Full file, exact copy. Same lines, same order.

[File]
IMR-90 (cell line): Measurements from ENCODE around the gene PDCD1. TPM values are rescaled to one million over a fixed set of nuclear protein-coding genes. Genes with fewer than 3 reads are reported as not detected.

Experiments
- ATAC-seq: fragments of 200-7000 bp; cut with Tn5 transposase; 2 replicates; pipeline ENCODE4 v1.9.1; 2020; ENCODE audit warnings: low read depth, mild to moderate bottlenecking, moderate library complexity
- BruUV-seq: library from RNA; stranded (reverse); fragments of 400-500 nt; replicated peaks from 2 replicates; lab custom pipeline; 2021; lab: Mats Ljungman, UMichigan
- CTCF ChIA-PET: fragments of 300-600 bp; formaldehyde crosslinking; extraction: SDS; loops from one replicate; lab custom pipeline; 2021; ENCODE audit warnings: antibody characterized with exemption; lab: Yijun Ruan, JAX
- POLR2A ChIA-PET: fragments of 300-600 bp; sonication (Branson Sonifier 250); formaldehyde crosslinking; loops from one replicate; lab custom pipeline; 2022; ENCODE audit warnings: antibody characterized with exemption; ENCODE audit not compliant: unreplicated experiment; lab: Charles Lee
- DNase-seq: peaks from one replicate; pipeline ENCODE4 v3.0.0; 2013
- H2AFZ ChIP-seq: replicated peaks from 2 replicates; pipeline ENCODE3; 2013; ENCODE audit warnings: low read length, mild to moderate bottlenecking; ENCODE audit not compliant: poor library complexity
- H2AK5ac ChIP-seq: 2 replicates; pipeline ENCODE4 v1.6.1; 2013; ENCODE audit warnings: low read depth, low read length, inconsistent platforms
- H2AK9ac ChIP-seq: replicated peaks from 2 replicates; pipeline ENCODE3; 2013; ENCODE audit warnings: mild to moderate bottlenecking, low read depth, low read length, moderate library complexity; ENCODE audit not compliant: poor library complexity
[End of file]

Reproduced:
IMR-90 (cell line): Measurements from ENCODE around the gene PDCD1. TPM values are rescaled to one million over a fixed set of nuclear protein-coding genes. Genes with fewer than 3 reads are reported as not detected.

Experiments
- ATAC-seq: fragments of 200-7000 bp; cut with Tn5 transposase; 2 replicates; pipeline ENCODE4 v1.9.1; 2020; ENCODE audit warnings: low read depth, mild to moderate bottlenecking, moderate library complexity
- BruUV-seq: library from RNA; stranded (reverse); fragments of 400-500 nt; replicated peaks from 2 replicates; lab custom pipeline; 2021; lab: Mats Ljungman, UMichigan
- CTCF ChIA-PET: fragments of 300-600 bp; formaldehyde crosslinking; extraction: SDS; loops from one replicate; lab custom pipeline; 2021; ENCODE audit warnings: antibody characterized with exemption; lab: Yijun Ruan, JAX
- POLR2A ChIA-PET: fragments of 300-600 bp; sonication (Branson Sonifier 250); formaldehyde crosslinking; loops from one replicate; lab custom pipeline; 2022; ENCODE audit warnings: antibody characterized with exemption; ENCODE audit not compliant: unreplicated experiment; lab: Charles Lee
- DNase-seq: peaks from one replicate; pipeline ENCODE4 v3.0.0; 2013
- H2AFZ ChIP-seq: replicated peaks from 2 replicates; pipeline ENCODE3; 2013; ENCODE audit warnings: low read length, mild to moderate bottlenecking; ENCODE audit not compliant: poor library complexity
- H2AK5ac ChIP-seq: 2 replicates; pipeline ENCODE4 v1.6.1; 2013; ENCODE audit warnings: low read depth, low read length, inconsistent platforms
- H2AK9ac ChIP-seq: replicated peaks from 2 replicates; pipeline ENCODE3; 2013; ENCODE audit warnings: mild to moderate bottlenecking, low read depth, low read length, moderate library complexity; ENCODE audit not compliant: poor library complexity